From his humble beginnings as a 13-year-old immigrant from Santa Maria, Azores, to a sergeant in the Waterloo Regional Police force, all the way to Cambridge City Councillor, Frank Monteiro, has never been one to shy away from a challenge. No, in fact shy is not a word you would ever use to describe the verbose councillor from Ward 7. Always quick to challenge the status-quo and never afraid to stand-up for the little guy, Monteiro exemplifies what a good city councillor should be.
For those people fortunate enough to be born in Canada, it’s hard to imagine being dropped in a foreign country at such a young age, not being able to speak the language and where your only friends are your siblings. And though these challenges weren’t unique to the Monteiro family, as thousands of Portuguese families now settled in Cambridge are sure to attest to, how he withstood them was. The challenges that his and countless other immigrant families endured at that time are what made them strong and helped build the fabric of what is now Cambridge.
The Monteiro family emigrated here on April 10, 1966 and Frank was immediately confronted with those challenges, but instead of feeling sorry for himself, he took the opportunities his new home offered and made a great life for not only himself and his family, but his community at large. But it wasn’t easy, those initial first years in Cambridge.
“Those first two years I hated Canada, I begged my dad to go back home. I couldn’t speak English, I couldn’t skate or play baseball, all I could do was kick a soccer ball and at that time no one was playing soccer,” said Monteiro, chuckling as he describes his childhood.
Fortunately for him, and the city of Cambridge, he stuck it out and went on to Conestoga College where he learned to be an architectural draftsman and went to work for a local architect for four years. But sitting behind a desk was not the life for him. It was after seeing a newspaper ad for the Walkerton Police force, which was looking for recruits, that he thought that that would be something he would like to do with his life. He approached a local staff sergeant in charge of hiring and mentioned his desire to become an officer, the staff sergeant told him that because of his ability to speak two languages and given the large Portuguese community that Cambridge embodies, that he would be an excellent candidate for Waterloo Regional Police. After a long application procedure, he was accepted into the force and he became the first Portuguese police officer in Ontario in 1975.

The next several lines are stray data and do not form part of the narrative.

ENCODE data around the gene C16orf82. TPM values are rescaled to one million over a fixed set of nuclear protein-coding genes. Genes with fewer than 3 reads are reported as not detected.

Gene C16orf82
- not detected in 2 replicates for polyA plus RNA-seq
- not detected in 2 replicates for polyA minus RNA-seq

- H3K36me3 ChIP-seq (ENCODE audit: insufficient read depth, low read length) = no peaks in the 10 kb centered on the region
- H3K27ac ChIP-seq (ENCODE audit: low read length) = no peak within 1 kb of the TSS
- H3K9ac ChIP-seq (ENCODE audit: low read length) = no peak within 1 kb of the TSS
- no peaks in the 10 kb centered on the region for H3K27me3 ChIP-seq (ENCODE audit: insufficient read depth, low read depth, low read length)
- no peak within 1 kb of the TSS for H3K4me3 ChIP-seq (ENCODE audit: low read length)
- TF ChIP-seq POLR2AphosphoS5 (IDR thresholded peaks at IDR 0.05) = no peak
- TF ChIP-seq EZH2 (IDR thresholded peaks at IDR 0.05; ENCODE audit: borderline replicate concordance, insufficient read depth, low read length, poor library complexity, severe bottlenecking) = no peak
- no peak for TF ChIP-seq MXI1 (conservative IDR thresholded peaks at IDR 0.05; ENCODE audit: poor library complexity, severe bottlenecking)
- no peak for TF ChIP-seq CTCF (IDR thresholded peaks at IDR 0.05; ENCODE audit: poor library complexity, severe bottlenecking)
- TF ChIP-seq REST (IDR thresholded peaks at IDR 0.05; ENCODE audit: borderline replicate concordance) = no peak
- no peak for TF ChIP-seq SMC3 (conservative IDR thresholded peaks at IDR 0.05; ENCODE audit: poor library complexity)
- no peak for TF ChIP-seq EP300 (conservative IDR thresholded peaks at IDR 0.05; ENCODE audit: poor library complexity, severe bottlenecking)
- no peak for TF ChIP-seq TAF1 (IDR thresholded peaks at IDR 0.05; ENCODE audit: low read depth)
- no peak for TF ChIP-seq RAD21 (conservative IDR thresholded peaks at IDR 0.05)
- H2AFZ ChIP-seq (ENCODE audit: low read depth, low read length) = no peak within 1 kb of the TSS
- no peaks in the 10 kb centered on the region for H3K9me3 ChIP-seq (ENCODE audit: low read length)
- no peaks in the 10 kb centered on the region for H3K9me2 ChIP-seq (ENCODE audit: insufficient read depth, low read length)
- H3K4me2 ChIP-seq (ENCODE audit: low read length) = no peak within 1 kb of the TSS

“I was in the police force for 35 years, at 30 years I could have retired, but I was that type of person that has never been out of a job since I was 17-years-old and I thought, what am I going to do?” he said. “I panicked.”
Luckily, someone planted the seed in his mind that he should attempt running for political office. The initial idea was for him to run for the Liberal Party in the provincial elections, but Monteiro felt he would be better suited and able to help those in the community if he ran for local council.
It was shortly after that, that Mayor Doug Craig, approached him saying, “He would make an excellent councillor, since he knew so many people throughout the city.” He took the mayors words to heart and decided that he would in fact run for the vacant seat in Ward 7. After retiring on June 18, 2010 he took a short vacation and came back and started campaigning for the Southeast Ward in Galt, where Monteiro had grown up.
He was pleasantly surprised when he won by 63.5 per cent of the vote. But the work didn’t end there, since being elected and working tirelessly to represent the people of Ward 7, as well as anyone in the city who comes to him for help, Monteiro said that he challenges any councillor to beat his attendance record, saying that he “works on average over four to five hours a day, every day.” He recently took a few days off to complete some home renovations and returned to an inbox overflowing with emails from people looking for him to address their problems.
“Being one of the only Portuguese municipal politicians in Ontario, I get called to represent the Portuguese community in many events around the area, such as Portugal Day in Toronto and in other nearby communities such as Hamilton and Leamington and I’m more than happy to help,” he said. “There are not too many Portuguese politicians, but I’m hoping to change that, we have such a big Portuguese community here in Cambridge, there’s no reason why we shouldn’t have a more prominent voice in politics.”
Whether it’s battling for a casino in town, fighting for the dam in Preston, Monteiro is always at the heart of the debates at city hall, never afraid to let his opinion be known and always representing the person who otherwise has no voice. Perhaps it’s all those years as a police officer that make him want to help the “little guy” or it could be just good upbringing but as for the Portuguese community, we like to think he’s just a good representation of ourselves.
Tags: Cambridge City Councillor, Conestoga College, family, Frank Monteiro, friends, Galt, home, Liberal Party, Mayor Doug Craig, new, Santa Maria, something, Toronto, voice, Walkerton Police, Waterloo Regional Police, work, young